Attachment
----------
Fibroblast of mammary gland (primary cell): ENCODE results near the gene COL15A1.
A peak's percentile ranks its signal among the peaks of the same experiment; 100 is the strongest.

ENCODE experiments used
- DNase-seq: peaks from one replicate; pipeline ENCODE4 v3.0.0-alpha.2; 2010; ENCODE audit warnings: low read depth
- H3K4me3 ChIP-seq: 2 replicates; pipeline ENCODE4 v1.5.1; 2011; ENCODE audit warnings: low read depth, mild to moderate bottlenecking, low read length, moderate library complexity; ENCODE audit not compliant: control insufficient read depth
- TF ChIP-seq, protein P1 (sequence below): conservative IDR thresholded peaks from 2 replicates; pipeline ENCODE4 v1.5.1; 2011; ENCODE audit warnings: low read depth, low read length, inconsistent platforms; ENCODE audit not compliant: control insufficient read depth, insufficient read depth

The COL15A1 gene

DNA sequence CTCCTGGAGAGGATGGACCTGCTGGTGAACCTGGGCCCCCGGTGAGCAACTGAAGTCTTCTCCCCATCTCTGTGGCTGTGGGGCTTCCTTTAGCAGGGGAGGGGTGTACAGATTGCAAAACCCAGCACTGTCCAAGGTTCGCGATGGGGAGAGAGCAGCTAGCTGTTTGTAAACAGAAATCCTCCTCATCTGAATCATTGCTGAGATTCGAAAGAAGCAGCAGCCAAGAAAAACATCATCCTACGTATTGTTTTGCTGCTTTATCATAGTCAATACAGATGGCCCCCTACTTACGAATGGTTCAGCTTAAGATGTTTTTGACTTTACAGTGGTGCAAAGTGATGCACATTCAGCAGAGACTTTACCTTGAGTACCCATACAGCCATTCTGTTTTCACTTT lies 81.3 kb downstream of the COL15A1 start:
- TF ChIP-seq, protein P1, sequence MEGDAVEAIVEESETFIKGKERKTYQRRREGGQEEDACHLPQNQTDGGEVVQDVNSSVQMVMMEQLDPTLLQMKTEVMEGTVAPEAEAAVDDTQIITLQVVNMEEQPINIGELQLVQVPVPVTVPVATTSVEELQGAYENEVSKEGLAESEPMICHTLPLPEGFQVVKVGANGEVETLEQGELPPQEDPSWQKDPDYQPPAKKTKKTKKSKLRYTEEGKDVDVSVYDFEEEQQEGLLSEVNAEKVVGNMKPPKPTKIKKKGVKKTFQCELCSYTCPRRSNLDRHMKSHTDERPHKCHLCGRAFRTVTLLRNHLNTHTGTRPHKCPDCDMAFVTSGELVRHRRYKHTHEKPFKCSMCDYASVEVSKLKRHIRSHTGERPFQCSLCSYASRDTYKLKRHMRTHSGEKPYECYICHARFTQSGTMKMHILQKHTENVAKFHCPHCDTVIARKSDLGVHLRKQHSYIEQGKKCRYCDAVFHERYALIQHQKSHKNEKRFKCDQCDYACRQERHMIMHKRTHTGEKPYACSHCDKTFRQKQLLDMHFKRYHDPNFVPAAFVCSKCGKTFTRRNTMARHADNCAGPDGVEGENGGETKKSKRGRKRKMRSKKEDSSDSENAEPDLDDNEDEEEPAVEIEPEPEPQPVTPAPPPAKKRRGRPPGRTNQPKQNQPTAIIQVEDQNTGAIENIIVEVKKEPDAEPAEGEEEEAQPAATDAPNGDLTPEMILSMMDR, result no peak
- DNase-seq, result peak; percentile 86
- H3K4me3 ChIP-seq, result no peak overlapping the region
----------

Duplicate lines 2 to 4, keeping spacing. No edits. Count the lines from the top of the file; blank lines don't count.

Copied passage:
A peak's percentile ranks its signal among the peaks of the same experiment; 100 is the strongest.

ENCODE experiments used
- DNase-seq: peaks from one replicate; pipeline ENCODE4 v3.0.0-alpha.2; 2010; ENCODE audit warnings: low read depth